Let’s take a look at our table with Liquibase logs. As you can see, the DATABASECHANGELOG table shows detailed information about changes that were made to the database. We can see who made it, when, and why. There’s also the release, task number, and space where you can leave a comment.

Now, you’re probably thinking something along the lines of: “I can do almost the same thing with only GIT and Liquibase, I don’t really need those contexts and labels…”.

Are you sure about that? Read on.

Easy script deployments

Deployments would be easy If you had only one project at a time. You could just connect Liquibase to the TEST database and run UpdateSQL or Update commands. But what if, in the meantime, you managed to fix a production bug, and there is a changeset with it in the DEV database? Or maybe you have a few projects at the same time, with one DEV database, and different scheduled production deployment dates? How much time would you need to figure out which code you have to merge into one deployment script?

Example 1: deployment to the UAT database – the code developed during RELEASE_1_0

Note: We assume that my UAT DB has objects equal to the MASTER branch.

I create a new Liquibase connection to my second local database (let’s call it UAT) – the file is called

Now I create an SQL script by running:

liquibase – –contexts=RELEASE_1_0 updateSQL

That was super fast and easy!

Now, look at the script. There are only 3 required changesets – two from Rafal (JIRA-1), and one from John (JIRA-2).

Example 2: deployment to the UAT database – the code developed during RELEASE_1_0 but only regarding the JIRA-2 task.

Simply run:

liquibase – –contexts=RELEASE_1_0 –labels=JIRA-2 updateSQL

And voilà!

We have only one change from John and his task JIRA-2.

Example 3: deployment to the UAT database – the code developed during RELEASE_1_0 but excluding the task JIRA-2.

It’s also quite easy. Just run:

liquibase – –contexts=RELEASE_1_0 –labels=!JIRA-2 updateSQL

There are two changes – both from Rafal, and none from John.

After reviewing the SQL scripts from the above examples, just run the Liquibase Update command.

Deployments without production access

Sometimes, for some reason (for example, you’re developing a project in the financial sector) you won’t have access to the production environments. So, how to generate scripts using Liquibase in such a situation?

You have 3 options.

Option #1 – a special production schema

If it’s possible, ask your DBA to:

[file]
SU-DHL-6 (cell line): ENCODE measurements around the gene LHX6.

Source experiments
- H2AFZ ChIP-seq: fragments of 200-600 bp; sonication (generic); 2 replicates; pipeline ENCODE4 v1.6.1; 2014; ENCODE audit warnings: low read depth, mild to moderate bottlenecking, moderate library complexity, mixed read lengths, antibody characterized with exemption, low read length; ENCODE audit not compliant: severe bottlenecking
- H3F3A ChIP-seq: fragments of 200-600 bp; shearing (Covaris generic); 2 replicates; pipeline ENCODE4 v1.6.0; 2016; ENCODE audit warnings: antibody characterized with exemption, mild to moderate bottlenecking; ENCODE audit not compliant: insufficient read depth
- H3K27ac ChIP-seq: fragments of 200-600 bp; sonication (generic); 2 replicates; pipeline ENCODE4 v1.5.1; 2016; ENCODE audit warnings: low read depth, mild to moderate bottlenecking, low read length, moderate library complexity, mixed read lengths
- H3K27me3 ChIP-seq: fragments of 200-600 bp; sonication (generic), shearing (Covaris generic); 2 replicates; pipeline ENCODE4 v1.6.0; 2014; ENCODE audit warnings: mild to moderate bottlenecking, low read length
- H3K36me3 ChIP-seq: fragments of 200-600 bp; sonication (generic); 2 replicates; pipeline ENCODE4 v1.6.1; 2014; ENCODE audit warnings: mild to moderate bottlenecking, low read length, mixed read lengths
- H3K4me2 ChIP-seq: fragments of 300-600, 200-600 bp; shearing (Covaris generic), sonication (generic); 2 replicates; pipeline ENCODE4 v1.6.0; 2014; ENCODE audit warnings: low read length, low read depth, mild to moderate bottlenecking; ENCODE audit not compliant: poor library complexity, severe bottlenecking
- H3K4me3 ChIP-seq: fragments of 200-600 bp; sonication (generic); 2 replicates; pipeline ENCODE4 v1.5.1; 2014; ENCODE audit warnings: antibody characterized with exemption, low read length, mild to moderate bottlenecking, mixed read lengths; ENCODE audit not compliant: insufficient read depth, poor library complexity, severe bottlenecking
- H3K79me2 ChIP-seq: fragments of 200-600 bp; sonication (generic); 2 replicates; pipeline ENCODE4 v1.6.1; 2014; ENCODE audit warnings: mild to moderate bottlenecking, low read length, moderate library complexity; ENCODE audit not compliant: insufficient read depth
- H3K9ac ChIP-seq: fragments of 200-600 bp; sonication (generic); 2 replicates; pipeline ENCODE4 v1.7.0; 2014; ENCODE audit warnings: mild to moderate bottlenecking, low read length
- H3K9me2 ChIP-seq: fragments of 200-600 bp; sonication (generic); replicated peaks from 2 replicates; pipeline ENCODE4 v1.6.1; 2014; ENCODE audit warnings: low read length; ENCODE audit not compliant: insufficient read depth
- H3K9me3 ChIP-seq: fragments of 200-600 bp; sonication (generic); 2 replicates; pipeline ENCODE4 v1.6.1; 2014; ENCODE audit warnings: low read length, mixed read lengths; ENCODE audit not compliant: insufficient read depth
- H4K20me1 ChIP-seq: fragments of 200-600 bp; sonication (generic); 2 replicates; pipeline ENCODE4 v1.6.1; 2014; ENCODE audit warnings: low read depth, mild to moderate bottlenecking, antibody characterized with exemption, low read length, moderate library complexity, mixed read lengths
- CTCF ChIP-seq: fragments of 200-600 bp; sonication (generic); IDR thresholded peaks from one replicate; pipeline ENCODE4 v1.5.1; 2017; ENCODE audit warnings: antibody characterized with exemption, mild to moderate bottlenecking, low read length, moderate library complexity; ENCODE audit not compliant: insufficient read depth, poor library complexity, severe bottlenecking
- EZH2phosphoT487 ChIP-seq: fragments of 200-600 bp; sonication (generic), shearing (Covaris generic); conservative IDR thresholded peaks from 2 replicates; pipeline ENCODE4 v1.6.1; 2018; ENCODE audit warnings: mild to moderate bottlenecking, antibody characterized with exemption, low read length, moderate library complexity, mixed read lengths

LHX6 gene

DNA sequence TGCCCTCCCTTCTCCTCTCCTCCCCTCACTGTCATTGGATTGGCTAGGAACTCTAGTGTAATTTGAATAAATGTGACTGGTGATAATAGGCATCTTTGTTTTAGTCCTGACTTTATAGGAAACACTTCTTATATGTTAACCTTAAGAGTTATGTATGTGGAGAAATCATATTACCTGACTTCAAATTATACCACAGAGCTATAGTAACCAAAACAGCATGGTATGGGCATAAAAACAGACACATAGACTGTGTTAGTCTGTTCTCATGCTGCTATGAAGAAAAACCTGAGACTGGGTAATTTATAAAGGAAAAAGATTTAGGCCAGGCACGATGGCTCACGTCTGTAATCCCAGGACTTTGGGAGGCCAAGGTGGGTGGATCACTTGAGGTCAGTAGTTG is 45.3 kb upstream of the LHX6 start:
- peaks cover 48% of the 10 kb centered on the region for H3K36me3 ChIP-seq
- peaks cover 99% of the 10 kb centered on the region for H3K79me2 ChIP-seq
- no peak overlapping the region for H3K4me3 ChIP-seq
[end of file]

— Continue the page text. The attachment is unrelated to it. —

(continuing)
• create a special schema on production (called LIQUIBASE, for example),
  • get grants to this schema -> SELECT ON DATABASECHANGELOGLOCK and DATABASECHANGELOG tables.

Then create a file with the required connection details.

Run the UpdateSQL command to generate an SQL file – use context and labels to create a proper script.

Review the script and send it to the DBA for production execution.

Option #2 – an additional DEV database

Create an additional DEV database (you can call it PRE_DEPLOY, for example).

Run UpdateSQL to this database and send the generated script to the DBA ADMIN (for production execution).

Run Liquibase Update to PRE_DEPLOY, so that this DB is always equal to the client’s production database.

Option #3 – an insert script

If You can’t use option 1 or 2, there is also another one. It’s more complicated, but it works. Here are the steps:

  • generate and save an insert script from DATABASECHANGELOG table, for example with all the rows having contexts=’RELEASE_1_0’;
  • delete previously selected rows from the DATABASECHANGELOG table at DEV;
  • run UpdateSQL to your DEV database – send this script to the client’s DBA;
  • run the insert saved in step A to your DEV DB (instead of it you can just run Liquibase ChangelogSync, but it will change the order of the changelogs in your table – I prefer not to do that).

That’s how you can easily manage deployments in more complicated circumstances and projects, even when you don’t have access to the production environments. If you want to read more about Liquibase contexts and labels go to documentation:

For more information on Liquibase, check out the other articles on the Pretius blog:
  1. What is Liquibase and how to start using it? Automate your database scripts deployment with this Liquibase tutorial
  2. Boost the management of your Oracle Database version control changes with Liquibase
  3. Liquibase rollback – A smart way to do it with Jenkins
  4. Testcontainers + Liquibase: Make integration testing easier